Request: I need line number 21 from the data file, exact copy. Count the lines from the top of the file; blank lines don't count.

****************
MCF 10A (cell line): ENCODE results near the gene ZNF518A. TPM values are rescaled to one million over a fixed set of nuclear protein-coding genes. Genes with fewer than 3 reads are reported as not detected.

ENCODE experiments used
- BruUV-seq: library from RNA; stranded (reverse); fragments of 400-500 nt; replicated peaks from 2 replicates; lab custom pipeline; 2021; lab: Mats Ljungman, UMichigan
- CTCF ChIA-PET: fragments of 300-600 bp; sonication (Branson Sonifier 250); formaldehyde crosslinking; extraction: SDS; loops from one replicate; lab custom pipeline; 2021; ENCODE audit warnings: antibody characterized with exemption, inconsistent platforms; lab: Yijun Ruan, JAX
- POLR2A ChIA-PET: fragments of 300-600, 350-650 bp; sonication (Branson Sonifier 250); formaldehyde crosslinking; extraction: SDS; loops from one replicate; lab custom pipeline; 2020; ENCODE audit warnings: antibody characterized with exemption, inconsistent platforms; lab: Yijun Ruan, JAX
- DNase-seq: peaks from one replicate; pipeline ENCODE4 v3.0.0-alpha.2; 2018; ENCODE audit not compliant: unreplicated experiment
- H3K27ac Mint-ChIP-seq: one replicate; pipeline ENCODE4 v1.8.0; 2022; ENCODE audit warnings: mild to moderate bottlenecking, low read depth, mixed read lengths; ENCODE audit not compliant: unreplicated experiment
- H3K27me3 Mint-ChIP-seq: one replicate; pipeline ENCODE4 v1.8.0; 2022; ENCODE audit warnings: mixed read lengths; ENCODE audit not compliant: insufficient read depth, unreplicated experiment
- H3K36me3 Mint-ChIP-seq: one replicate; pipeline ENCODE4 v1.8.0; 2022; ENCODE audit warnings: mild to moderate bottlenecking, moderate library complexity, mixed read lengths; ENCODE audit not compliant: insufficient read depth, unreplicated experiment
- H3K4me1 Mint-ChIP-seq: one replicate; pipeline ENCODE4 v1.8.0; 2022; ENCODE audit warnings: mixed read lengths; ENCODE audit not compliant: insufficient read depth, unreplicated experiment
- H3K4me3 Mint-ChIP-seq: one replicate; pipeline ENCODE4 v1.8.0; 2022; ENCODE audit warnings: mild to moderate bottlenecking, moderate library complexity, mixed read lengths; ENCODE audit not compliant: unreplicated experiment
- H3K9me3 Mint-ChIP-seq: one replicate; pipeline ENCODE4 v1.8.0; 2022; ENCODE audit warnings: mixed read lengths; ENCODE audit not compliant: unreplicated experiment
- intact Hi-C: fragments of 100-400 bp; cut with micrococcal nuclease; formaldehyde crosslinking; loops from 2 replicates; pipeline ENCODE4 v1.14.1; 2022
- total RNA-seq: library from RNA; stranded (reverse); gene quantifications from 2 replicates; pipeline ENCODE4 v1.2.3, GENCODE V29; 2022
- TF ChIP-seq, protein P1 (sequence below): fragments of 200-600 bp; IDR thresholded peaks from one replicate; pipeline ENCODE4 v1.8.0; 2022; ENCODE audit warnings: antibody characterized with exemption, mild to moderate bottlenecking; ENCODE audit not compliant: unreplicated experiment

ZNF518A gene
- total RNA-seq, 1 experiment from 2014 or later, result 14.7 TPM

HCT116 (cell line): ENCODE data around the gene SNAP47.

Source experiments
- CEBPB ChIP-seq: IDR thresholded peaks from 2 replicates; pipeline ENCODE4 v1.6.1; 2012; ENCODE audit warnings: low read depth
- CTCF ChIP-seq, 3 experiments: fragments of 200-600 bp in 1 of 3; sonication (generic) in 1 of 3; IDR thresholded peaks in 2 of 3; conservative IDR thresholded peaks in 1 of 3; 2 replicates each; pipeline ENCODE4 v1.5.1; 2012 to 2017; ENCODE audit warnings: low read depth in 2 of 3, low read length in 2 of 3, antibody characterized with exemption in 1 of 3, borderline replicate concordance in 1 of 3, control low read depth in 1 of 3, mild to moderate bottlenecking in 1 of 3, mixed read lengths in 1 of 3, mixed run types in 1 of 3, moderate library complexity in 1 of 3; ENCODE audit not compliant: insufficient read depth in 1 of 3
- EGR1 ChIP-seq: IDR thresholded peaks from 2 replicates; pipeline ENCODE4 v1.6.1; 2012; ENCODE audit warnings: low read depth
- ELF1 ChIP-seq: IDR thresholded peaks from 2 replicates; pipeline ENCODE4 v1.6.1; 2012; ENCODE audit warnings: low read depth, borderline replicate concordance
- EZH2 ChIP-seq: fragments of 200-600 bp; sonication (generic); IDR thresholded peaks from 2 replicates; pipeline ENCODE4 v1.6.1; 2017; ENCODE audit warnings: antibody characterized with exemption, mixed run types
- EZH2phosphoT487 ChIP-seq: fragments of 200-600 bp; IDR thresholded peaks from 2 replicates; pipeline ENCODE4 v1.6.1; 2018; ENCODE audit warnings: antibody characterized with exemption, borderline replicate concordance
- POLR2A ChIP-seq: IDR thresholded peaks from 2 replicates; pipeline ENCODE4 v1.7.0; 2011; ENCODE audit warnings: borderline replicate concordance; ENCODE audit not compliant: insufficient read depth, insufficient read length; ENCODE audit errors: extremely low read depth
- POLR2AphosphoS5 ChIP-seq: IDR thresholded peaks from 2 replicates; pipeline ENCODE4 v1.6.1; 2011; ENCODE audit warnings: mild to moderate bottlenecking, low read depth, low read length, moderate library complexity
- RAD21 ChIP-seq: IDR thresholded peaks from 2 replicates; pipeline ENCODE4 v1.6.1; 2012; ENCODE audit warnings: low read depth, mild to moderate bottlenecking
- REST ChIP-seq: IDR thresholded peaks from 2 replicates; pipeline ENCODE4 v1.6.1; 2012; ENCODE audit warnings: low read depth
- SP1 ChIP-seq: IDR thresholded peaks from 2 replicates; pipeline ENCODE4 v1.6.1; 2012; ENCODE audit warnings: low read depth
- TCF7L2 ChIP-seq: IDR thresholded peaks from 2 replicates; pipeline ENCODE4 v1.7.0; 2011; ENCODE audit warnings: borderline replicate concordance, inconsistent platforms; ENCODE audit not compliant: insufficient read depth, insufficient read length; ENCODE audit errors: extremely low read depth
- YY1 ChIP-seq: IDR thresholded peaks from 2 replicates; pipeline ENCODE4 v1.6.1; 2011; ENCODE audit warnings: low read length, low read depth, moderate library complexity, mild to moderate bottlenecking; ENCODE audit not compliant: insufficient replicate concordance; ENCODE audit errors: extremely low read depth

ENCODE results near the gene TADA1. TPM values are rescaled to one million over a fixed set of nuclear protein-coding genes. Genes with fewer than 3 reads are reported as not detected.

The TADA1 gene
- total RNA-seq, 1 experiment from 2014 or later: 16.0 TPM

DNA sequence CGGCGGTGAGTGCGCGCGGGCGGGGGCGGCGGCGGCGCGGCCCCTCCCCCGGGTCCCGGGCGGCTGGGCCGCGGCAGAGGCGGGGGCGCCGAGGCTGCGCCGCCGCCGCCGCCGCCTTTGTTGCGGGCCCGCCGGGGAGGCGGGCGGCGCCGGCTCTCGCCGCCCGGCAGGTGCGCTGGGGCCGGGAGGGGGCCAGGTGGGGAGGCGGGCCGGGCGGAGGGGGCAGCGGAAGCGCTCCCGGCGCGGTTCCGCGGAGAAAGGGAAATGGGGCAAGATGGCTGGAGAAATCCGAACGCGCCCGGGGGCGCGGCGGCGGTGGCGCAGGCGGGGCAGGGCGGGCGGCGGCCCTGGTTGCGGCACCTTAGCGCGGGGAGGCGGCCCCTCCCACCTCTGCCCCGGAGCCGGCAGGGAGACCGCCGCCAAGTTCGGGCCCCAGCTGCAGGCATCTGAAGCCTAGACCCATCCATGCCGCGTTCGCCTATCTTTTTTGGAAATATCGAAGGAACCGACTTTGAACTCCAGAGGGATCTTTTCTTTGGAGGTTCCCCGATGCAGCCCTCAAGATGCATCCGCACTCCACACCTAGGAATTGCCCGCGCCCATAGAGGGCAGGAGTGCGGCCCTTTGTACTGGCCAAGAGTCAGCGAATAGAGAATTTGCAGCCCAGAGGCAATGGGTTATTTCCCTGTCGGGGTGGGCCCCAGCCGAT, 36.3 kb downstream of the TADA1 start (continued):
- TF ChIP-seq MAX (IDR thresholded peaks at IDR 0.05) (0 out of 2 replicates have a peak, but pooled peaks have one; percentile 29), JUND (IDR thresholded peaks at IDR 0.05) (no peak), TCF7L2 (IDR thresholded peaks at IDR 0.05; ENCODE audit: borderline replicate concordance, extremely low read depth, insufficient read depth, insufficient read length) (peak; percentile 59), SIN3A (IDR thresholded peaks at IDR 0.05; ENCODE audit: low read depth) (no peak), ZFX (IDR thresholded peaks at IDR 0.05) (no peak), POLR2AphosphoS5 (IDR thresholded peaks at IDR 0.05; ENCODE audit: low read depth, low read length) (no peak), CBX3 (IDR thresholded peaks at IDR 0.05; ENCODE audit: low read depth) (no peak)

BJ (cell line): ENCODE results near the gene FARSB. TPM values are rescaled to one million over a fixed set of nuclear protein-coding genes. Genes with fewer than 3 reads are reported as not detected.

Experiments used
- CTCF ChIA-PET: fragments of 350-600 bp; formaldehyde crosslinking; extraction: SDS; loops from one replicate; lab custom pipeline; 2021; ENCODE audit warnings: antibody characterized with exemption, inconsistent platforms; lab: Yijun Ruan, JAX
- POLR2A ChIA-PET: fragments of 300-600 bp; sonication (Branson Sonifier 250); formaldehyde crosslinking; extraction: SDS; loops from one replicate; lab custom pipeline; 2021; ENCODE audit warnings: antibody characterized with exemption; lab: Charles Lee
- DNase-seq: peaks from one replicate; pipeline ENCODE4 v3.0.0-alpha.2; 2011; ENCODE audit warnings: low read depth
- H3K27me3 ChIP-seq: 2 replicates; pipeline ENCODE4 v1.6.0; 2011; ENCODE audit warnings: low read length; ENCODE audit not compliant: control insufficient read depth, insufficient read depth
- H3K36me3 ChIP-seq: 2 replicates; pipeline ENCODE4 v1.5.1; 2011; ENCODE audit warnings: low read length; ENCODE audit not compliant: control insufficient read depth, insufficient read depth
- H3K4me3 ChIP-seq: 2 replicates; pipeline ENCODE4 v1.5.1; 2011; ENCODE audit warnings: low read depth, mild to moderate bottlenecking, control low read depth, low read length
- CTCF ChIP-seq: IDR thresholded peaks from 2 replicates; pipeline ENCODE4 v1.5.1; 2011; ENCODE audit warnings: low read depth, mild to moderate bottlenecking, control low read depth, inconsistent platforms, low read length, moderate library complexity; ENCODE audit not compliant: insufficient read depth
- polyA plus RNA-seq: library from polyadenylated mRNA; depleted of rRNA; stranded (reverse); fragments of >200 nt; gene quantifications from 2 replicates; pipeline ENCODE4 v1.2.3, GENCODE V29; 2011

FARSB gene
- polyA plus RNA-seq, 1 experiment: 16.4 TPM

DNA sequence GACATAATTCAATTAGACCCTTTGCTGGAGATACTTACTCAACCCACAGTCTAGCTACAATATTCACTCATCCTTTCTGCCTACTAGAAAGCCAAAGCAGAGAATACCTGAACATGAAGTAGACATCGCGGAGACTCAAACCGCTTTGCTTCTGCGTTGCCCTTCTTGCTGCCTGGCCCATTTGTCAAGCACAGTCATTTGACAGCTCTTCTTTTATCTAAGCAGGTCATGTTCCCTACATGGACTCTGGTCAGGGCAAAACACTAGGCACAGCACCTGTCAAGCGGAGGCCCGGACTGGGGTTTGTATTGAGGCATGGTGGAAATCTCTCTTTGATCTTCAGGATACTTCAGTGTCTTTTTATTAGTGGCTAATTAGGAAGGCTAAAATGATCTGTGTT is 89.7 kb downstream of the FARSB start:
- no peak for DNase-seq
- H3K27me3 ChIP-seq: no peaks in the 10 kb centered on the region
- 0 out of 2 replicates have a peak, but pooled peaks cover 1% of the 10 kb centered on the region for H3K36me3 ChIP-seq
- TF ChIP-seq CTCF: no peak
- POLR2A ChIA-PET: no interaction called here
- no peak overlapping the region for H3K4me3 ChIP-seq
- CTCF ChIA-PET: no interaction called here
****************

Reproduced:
- CTCF ChIP-seq, 3 experiments: fragments of 200-600 bp in 1 of 3; sonication (generic) in 1 of 3; IDR thresholded peaks in 2 of 3; conservative IDR thresholded peaks in 1 of 3; 2 replicates each; pipeline ENCODE4 v1.5.1; 2012 to 2017; ENCODE audit warnings: low read depth in 2 of 3, low read length in 2 of 3, antibody characterized with exemption in 1 of 3, borderline replicate concordance in 1 of 3, control low read depth in 1 of 3, mild to moderate bottlenecking in 1 of 3, mixed read lengths in 1 of 3, mixed run types in 1 of 3, moderate library complexity in 1 of 3; ENCODE audit not compliant: insufficient read depth in 1 of 3